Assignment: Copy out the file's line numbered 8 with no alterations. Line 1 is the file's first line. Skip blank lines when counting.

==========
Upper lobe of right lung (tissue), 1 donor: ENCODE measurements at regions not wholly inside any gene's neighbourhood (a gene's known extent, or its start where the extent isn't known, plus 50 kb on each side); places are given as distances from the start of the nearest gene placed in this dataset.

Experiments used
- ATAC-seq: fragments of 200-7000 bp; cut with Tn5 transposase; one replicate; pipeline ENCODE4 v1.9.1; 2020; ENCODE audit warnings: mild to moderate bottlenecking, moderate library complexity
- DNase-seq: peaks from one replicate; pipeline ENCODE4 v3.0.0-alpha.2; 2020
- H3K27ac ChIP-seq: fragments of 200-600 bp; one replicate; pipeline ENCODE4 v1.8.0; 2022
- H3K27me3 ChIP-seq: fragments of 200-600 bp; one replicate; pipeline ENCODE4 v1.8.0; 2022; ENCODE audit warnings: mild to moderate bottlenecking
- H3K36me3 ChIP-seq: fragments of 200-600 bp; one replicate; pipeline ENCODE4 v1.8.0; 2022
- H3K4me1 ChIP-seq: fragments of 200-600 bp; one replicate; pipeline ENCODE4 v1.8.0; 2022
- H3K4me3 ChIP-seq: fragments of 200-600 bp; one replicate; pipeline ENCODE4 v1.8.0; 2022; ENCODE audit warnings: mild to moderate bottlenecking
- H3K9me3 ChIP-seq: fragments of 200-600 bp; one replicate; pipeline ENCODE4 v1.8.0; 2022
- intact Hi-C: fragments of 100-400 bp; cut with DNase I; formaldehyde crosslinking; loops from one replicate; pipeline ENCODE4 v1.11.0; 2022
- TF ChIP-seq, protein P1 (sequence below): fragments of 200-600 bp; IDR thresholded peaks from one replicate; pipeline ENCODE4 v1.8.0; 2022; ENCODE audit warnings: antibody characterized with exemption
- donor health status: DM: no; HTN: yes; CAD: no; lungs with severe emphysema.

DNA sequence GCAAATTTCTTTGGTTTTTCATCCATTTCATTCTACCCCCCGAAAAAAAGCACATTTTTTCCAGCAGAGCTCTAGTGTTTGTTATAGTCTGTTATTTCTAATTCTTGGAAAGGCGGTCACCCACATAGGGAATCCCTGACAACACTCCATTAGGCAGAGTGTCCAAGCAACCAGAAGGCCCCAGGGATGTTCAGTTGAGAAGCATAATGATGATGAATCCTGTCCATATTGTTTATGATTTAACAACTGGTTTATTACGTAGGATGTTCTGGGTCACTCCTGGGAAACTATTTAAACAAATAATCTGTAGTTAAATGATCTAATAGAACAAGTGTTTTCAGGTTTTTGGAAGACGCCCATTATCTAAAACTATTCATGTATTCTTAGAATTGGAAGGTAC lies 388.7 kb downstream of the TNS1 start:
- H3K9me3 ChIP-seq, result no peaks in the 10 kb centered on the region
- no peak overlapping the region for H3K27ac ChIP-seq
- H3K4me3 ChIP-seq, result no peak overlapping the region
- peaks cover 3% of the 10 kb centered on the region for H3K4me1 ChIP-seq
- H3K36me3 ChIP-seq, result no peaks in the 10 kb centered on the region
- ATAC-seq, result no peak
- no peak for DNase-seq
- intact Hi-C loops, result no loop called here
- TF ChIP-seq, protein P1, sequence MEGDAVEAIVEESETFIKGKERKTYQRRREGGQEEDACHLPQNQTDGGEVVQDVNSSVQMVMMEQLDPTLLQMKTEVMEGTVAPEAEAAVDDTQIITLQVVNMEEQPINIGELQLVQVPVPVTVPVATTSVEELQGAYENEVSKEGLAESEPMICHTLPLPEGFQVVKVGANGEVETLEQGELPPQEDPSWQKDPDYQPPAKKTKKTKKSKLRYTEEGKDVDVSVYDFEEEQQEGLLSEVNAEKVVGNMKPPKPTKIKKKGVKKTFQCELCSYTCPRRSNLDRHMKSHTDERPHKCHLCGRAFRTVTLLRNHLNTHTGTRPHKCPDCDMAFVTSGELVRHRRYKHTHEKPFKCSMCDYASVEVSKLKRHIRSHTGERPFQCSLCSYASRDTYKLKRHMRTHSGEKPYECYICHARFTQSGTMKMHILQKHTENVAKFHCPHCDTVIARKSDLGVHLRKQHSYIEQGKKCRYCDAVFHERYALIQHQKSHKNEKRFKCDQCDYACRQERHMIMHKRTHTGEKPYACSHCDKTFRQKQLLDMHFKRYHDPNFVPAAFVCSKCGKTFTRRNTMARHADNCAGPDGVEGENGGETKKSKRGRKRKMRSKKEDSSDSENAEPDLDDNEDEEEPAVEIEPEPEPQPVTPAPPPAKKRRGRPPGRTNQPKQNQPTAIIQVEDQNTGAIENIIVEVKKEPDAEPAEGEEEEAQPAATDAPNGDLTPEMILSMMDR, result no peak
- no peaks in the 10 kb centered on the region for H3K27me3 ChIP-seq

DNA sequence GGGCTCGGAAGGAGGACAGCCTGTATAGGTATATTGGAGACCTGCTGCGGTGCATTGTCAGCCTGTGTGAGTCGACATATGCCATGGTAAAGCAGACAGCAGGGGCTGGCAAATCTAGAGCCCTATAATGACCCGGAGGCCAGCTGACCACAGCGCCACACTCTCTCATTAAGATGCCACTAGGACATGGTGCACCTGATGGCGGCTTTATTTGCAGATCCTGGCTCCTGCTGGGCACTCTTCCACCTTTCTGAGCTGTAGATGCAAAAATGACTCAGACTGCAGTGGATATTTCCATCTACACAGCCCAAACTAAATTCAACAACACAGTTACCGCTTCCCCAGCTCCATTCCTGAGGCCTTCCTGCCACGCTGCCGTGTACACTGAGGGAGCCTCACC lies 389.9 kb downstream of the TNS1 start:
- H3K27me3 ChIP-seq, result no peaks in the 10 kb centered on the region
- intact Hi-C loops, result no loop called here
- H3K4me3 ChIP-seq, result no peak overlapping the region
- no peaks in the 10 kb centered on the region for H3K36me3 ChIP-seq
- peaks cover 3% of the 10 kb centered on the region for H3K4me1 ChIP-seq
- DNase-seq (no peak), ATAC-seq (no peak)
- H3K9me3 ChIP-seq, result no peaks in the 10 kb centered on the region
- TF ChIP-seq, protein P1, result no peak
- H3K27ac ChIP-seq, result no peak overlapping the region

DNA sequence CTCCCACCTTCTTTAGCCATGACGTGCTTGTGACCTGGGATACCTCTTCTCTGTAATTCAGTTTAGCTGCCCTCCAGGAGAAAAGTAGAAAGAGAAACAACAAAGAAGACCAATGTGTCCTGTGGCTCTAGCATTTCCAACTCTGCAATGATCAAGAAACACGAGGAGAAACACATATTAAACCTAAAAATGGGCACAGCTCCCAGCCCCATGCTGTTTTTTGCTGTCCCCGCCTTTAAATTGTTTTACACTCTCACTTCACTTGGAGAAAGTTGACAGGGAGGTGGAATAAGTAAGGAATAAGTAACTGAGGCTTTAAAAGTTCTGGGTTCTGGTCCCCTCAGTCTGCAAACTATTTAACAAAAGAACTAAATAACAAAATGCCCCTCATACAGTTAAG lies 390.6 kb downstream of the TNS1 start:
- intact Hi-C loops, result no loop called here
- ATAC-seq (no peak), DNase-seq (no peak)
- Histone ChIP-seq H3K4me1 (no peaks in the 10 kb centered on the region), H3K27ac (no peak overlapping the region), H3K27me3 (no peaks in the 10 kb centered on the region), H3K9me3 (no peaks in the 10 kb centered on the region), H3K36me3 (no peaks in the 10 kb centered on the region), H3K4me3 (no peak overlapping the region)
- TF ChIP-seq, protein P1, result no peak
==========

- H3K4me1 ChIP-seq: fragments of 200-600 bp; one replicate; pipeline ENCODE4 v1.8.0; 2022